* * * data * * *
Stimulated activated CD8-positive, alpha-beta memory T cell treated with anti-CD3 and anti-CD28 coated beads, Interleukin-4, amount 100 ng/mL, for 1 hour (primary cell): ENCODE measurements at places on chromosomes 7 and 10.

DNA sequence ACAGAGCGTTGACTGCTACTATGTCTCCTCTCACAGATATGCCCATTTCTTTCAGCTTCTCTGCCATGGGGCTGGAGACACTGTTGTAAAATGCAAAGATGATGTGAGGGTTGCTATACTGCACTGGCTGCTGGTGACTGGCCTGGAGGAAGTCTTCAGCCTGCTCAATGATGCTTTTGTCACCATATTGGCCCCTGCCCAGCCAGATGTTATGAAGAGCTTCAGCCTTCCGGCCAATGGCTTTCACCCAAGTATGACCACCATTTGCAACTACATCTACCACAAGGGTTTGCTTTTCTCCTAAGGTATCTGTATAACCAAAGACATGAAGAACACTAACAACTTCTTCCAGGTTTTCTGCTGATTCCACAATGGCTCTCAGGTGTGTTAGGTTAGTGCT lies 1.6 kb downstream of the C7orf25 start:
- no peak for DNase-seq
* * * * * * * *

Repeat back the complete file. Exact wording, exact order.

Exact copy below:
Stimulated activated CD8-positive, alpha-beta memory T cell treated with anti-CD3 and anti-CD28 coated beads, Interleukin-4, amount 100 ng/mL, for 1 hour (primary cell): ENCODE measurements at places on chromosomes 7 and 10.

DNA sequence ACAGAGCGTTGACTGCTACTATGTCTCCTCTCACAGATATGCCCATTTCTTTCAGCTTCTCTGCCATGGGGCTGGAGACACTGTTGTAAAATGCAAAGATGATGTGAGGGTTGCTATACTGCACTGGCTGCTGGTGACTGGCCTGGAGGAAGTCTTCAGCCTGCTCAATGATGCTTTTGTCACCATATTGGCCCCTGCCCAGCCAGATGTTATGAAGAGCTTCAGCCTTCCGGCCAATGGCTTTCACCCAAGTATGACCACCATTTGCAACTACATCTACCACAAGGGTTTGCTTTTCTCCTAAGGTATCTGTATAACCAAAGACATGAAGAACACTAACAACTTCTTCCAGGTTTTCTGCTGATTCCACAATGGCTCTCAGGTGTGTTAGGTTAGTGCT lies 1.6 kb downstream of the C7orf25 start:
- no peak for DNase-seq